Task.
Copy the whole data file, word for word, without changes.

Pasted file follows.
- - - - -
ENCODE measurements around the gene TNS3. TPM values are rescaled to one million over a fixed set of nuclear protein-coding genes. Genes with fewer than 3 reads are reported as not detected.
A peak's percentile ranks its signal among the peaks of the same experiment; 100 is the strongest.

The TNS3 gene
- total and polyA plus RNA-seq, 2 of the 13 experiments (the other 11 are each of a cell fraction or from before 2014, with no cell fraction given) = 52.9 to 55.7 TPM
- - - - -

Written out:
ENCODE measurements around the gene TNS3. TPM values are rescaled to one million over a fixed set of nuclear protein-coding genes. Genes with fewer than 3 reads are reported as not detected.
A peak's percentile ranks its signal among the peaks of the same experiment; 100 is the strongest.

The TNS3 gene
- total and polyA plus RNA-seq, 2 of the 13 experiments (the other 11 are each of a cell fraction or from before 2014, with no cell fraction given) = 52.9 to 55.7 TPM